This Sunday is World Laughter Day, a 16-year-old holiday puffed into existence by the guy who created something called “laughter yoga.” That means that all weekend long we’re going to be bombarded with articles about the benefits of laughter. Didn’t you know? Laughter is good for your arteries, it boosts the success rate of IVF, and even treats cancer!
I have nothing against laughing, I even do it occasionally. But when it comes to the science of laughter, some of the most interesting studies are those describing medical cases in which laughter foretold sickness.
I’ll describe three of them here, all published last year:
Take the case of a 52-year-old woman who had been suffering from intense laughter-induced headaches for 32 years. A scan of her brain revealed three “giant Pacchionian granulations,” or pockets of pooled cerebrospinal fluid. This is an example of what the researchers call a “circumstantial headache.” It wasn’t caused by anything special about laughter, per se, but presumably something about the changes in fluid pressure that the laughter caused. Tellingly, when the woman sneezed or coughed it also led to headaches. She refused any further treatment for the granulations, “given that her laughing headache was avoidable.” (Bitter pill!)
Or how about the 43-year-old man with bipolar disorder who had seizures after laughing at comedy shows on television. “In each instance, he started laughing, then his arms started shaking and he felt like ‘his consciousness was being vacuumed away’,” his doctors write. “He had had a variable number of seizure episodes; five times a day on average, based upon the length and intensity of the comedy shows.” His doctors couldn’t find anything overtly wrong with him, so at first they attributed the seizures to his bipolar disorder. But then they monitored him for two days with electroencephalography (EEG), which measures brain-wave activity through harmless scalp electrodes. The EEG charts showed that the seizures were caused by his “deep-belly laughing.”
Laughter is thought to come about from activity in two distinct brain areas: the temporal lobe, which processes the emotional aspects, and the frontal cortex, which handles the motor component. The researchers hypothesized that the man’s laughter spurred seizures in the motor area, but couldn’t be sure. They put him on a new seizure medication and it fixed the problem. If that hadn’t worked, though, the man would have had to stop watching TV. “As only limited data exist, clinicians must recommend a multimodal treatment,” they write, including “laugh-provocation avoidance.”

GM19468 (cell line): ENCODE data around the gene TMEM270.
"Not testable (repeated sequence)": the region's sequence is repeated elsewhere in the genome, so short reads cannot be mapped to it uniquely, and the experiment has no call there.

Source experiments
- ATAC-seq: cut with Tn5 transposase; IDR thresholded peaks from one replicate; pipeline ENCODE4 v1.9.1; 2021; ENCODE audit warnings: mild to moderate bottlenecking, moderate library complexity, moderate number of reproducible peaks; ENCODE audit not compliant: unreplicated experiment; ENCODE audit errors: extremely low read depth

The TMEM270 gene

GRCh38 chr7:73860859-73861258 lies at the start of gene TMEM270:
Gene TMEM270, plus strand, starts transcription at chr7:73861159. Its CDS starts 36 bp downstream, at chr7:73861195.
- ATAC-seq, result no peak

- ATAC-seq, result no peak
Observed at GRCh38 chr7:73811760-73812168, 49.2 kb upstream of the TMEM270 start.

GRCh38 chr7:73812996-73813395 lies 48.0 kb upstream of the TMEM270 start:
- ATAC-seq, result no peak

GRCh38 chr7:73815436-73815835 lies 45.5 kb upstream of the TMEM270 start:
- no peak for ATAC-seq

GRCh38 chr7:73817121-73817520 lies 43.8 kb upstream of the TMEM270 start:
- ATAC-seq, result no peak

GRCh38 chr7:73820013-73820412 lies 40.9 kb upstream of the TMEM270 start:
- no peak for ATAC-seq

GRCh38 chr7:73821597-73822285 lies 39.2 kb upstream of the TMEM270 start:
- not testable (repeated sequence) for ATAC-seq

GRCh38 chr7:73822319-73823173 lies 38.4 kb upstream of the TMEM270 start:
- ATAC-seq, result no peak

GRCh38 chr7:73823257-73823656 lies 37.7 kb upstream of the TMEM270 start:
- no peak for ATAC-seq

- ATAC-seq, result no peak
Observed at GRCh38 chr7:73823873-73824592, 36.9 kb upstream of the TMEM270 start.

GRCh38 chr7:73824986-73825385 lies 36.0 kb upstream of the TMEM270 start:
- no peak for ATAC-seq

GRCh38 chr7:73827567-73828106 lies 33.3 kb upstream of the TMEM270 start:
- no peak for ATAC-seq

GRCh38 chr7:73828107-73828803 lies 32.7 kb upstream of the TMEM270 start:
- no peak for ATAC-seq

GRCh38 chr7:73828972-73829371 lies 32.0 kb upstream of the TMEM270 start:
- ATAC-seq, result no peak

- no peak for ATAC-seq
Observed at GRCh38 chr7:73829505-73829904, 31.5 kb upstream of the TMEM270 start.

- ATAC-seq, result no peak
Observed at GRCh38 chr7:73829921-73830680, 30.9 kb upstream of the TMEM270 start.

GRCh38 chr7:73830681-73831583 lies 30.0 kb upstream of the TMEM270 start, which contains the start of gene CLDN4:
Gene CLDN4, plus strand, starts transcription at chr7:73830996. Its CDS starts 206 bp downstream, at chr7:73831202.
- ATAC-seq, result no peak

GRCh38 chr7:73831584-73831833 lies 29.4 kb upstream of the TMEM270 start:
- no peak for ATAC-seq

Finally, consider the 58-year-old man who was playing charades with his family one night when he suddenly couldn’t stop laughing. He didn’t worry about it too much until the next time it happened — at a funeral. “He laughed throughout the service without any cause, and was profoundly embarrassed,” his doctors write. It happened a third time when he was visiting his sick mother. These incidents, known in the medical literature as “pathological laughter” or PL, “caused him to retire from social contact.”
Pathological laughter, it turns out, has been linked to multiple sclerosis, brain tumors, Alzheimer’s disease, Pick’s disease and Wilson’s disease. It can also be a delayed sign of a stroke, which was the case for this man. Brain imaging showed lesions in white matter, which connects brain cells, as well as in the midbrain and the temporal lobe. Nobody knows what causes pathological laughter, but because of the delayed response, researchers speculate that it’s not simply the result of the lesions. “Delayed PL reflects the time required for the formation of autonomous motor centres,” they write. “It has been suggested that there is formation of new neuronal activity or new laughter control centres.”
The man’s laughing fits went away, somewhat ironically, after he began taking citalopram, an antidepressant.